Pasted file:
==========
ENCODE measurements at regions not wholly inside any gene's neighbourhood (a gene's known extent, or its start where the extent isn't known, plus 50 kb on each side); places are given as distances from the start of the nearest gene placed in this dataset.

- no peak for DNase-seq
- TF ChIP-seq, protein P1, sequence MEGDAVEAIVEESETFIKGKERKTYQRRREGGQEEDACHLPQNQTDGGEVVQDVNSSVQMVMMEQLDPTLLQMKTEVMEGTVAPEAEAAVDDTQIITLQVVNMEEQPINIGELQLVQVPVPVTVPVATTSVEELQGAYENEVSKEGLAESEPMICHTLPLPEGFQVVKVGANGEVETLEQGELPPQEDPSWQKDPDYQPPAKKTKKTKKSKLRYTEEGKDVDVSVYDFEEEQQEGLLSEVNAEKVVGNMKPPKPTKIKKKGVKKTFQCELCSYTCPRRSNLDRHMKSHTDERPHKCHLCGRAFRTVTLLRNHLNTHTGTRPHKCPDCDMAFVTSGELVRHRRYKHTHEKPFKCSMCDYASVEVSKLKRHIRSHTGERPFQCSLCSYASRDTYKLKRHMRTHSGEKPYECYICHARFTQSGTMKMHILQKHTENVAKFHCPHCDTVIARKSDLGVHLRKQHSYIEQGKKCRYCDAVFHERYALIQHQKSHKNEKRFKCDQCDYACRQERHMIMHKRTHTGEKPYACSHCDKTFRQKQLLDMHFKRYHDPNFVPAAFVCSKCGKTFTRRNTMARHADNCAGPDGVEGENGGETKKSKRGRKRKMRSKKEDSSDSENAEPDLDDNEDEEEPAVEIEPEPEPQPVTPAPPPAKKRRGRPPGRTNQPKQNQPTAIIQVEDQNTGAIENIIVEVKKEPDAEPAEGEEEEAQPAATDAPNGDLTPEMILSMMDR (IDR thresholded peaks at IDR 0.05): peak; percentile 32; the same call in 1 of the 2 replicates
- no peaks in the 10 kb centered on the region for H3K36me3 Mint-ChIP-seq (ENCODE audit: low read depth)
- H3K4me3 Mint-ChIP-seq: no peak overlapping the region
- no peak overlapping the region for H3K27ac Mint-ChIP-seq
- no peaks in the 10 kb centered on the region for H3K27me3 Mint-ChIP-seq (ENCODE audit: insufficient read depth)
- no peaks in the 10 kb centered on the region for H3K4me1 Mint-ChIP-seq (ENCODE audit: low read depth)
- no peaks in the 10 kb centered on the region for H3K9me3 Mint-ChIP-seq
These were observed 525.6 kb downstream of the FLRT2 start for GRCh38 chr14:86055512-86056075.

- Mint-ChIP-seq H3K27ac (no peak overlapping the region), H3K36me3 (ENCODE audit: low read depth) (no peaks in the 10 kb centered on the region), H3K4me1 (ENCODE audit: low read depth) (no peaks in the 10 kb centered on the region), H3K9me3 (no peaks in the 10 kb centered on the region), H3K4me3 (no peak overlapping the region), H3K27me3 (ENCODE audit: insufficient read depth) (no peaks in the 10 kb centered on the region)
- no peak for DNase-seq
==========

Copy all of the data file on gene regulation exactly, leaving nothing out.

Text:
ENCODE measurements at regions not wholly inside any gene's neighbourhood (a gene's known extent, or its start where the extent isn't known, plus 50 kb on each side); places are given as distances from the start of the nearest gene placed in this dataset.

- no peak for DNase-seq
- TF ChIP-seq, protein P1, sequence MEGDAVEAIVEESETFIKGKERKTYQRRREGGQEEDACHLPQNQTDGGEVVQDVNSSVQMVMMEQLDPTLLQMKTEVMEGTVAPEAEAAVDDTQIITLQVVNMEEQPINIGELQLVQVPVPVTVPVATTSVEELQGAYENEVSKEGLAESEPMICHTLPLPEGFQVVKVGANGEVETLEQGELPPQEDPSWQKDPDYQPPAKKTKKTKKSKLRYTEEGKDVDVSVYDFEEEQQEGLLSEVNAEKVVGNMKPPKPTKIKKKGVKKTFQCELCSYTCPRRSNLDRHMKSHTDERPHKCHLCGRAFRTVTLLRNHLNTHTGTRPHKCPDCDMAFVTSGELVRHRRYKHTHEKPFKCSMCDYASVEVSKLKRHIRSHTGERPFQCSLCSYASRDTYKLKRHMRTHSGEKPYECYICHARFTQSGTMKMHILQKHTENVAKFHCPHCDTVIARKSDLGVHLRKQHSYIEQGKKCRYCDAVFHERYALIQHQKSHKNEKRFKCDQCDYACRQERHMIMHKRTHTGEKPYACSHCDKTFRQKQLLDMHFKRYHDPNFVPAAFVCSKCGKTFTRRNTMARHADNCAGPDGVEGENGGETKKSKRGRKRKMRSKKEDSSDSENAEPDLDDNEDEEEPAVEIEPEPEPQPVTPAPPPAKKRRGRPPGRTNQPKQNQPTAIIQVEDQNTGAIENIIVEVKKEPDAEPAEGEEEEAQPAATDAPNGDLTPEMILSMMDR (IDR thresholded peaks at IDR 0.05): peak; percentile 32; the same call in 1 of the 2 replicates
- no peaks in the 10 kb centered on the region for H3K36me3 Mint-ChIP-seq (ENCODE audit: low read depth)
- H3K4me3 Mint-ChIP-seq: no peak overlapping the region
- no peak overlapping the region for H3K27ac Mint-ChIP-seq
- no peaks in the 10 kb centered on the region for H3K27me3 Mint-ChIP-seq (ENCODE audit: insufficient read depth)
- no peaks in the 10 kb centered on the region for H3K4me1 Mint-ChIP-seq (ENCODE audit: low read depth)
- no peaks in the 10 kb centered on the region for H3K9me3 Mint-ChIP-seq
These were observed 525.6 kb downstream of the FLRT2 start for GRCh38 chr14:86055512-86056075.

- Mint-ChIP-seq H3K27ac (no peak overlapping the region), H3K36me3 (ENCODE audit: low read depth) (no peaks in the 10 kb centered on the region), H3K4me1 (ENCODE audit: low read depth) (no peaks in the 10 kb centered on the region), H3K9me3 (no peaks in the 10 kb centered on the region), H3K4me3 (no peak overlapping the region), H3K27me3 (ENCODE audit: insufficient read depth) (no peaks in the 10 kb centered on the region)
- no peak for DNase-seq